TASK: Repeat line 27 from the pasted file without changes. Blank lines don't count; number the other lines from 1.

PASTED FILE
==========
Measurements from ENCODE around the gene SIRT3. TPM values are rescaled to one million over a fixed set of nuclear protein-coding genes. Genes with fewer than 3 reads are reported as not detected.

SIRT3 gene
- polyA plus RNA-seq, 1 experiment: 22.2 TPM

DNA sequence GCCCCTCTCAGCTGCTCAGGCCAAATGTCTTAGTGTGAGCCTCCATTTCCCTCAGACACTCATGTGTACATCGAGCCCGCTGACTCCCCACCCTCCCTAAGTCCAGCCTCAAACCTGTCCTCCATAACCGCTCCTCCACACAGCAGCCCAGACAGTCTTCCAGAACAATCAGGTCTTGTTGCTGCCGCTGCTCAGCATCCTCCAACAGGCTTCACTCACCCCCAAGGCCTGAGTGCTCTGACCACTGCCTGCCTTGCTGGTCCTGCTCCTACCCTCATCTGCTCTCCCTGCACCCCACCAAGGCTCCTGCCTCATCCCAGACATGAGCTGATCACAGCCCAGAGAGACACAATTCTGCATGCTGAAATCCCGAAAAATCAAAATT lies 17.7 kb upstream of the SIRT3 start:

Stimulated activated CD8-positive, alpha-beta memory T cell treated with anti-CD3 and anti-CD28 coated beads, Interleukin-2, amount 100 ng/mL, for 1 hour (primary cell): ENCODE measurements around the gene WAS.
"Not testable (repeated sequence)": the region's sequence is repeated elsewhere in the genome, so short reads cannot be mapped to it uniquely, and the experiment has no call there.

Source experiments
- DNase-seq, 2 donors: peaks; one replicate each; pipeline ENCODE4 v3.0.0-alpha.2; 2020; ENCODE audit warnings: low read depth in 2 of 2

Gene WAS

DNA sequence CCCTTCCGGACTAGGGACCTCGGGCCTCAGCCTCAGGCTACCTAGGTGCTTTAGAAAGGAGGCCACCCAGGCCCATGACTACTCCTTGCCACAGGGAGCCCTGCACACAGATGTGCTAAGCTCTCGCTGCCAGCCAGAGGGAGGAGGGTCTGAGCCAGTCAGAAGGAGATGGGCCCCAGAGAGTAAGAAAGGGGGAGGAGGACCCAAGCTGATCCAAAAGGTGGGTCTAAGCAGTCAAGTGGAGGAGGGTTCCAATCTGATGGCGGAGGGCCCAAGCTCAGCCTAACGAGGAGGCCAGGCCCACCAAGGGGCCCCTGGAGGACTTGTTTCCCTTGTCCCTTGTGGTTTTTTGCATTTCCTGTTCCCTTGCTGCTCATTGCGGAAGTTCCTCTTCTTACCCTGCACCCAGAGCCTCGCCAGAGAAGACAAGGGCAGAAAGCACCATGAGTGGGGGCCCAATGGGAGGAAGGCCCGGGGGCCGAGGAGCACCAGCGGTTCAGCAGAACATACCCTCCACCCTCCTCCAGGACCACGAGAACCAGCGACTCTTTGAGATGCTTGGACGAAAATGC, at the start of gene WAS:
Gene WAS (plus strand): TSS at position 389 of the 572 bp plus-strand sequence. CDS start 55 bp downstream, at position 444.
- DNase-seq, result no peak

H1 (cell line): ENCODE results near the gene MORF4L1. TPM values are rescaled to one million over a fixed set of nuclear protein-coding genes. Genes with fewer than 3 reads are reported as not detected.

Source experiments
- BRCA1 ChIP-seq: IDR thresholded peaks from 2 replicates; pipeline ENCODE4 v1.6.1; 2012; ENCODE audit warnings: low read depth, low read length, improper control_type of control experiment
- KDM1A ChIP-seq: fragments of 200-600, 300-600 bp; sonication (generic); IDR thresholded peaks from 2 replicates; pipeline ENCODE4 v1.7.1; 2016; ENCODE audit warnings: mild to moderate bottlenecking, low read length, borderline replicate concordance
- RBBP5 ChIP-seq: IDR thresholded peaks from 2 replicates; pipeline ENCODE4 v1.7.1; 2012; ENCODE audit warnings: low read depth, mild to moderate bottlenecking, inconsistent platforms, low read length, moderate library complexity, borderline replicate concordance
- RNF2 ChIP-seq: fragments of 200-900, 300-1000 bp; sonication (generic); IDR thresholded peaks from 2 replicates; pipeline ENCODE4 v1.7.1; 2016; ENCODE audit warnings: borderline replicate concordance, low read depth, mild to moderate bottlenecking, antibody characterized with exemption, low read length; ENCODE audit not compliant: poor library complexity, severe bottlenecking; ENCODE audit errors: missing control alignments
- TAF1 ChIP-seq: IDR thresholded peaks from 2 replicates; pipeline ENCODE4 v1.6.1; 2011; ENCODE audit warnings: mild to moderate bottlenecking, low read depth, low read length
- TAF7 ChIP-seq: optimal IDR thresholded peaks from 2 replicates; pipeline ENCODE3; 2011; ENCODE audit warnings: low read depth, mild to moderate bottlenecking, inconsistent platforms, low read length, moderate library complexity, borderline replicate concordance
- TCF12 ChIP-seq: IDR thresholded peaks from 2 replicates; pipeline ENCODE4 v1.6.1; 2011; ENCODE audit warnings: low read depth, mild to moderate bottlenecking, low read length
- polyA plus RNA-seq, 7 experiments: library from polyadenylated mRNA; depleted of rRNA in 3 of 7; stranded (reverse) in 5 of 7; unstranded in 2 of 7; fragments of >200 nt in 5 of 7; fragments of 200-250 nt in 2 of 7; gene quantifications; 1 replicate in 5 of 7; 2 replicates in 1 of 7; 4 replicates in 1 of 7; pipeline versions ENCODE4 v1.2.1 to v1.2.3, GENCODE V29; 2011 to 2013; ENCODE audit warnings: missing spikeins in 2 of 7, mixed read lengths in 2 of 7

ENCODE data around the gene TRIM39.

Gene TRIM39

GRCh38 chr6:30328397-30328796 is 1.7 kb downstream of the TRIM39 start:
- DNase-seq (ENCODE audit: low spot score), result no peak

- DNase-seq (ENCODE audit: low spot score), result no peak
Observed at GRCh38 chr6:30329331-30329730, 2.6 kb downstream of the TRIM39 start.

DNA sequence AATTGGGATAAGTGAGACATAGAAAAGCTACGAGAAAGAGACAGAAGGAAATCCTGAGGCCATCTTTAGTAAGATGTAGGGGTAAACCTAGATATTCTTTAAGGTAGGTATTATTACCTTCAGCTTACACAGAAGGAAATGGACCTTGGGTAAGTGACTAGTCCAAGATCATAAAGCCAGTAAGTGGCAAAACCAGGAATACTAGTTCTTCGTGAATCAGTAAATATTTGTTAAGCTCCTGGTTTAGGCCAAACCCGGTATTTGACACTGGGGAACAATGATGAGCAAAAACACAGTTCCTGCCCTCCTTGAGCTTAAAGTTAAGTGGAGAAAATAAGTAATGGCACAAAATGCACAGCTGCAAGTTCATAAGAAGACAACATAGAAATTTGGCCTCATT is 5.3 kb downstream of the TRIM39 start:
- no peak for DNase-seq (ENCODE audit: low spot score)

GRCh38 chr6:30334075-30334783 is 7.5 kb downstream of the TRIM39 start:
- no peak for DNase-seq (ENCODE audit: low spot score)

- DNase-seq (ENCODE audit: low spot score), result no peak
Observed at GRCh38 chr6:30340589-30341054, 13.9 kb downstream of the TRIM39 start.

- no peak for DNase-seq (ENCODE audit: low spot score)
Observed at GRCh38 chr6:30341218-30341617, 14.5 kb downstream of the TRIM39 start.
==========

- DNase-seq (ENCODE audit: low spot score), result no peak